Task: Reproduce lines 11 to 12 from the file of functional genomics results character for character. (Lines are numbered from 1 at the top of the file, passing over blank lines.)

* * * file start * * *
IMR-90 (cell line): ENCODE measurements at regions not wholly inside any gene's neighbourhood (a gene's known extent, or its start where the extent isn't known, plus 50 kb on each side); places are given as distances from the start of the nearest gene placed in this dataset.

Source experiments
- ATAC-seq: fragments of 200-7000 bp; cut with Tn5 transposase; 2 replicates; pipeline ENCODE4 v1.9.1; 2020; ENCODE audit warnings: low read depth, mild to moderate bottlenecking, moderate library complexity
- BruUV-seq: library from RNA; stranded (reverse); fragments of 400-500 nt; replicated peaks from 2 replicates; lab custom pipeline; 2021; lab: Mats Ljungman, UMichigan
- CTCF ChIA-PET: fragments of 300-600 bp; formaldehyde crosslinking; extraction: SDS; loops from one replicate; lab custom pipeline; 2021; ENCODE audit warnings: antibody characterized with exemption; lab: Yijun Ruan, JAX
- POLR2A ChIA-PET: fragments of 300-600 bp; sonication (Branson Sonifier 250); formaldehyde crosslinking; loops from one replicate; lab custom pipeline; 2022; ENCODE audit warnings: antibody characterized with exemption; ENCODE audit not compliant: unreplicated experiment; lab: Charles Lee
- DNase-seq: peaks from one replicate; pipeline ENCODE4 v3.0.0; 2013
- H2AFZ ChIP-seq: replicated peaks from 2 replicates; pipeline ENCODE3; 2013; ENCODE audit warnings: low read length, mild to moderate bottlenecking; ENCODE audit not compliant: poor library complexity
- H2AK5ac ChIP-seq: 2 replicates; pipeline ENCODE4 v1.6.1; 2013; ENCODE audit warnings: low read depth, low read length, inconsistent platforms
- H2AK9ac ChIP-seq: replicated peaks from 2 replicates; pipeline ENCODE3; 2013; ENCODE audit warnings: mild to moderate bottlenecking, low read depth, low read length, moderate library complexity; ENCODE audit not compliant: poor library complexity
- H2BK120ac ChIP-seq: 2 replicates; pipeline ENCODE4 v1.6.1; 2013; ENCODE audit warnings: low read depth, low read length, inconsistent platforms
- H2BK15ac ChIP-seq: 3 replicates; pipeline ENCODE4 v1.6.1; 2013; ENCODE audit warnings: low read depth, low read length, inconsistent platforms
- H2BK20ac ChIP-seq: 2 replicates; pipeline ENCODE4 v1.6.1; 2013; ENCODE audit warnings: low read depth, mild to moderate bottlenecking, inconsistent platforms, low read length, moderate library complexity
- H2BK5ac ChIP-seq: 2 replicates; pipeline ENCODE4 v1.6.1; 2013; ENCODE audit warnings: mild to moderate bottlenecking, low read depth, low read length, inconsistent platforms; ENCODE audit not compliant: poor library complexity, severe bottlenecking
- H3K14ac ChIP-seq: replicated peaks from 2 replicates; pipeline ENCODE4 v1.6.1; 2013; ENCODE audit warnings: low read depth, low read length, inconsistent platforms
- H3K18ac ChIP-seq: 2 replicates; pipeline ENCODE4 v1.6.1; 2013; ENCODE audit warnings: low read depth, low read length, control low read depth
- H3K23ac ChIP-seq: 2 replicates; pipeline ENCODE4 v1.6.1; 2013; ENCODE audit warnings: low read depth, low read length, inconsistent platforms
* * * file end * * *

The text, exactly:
- H2BK120ac ChIP-seq: 2 replicates; pipeline ENCODE4 v1.6.1; 2013; ENCODE audit warnings: low read depth, low read length, inconsistent platforms
- H2BK15ac ChIP-seq: 3 replicates; pipeline ENCODE4 v1.6.1; 2013; ENCODE audit warnings: low read depth, low read length, inconsistent platforms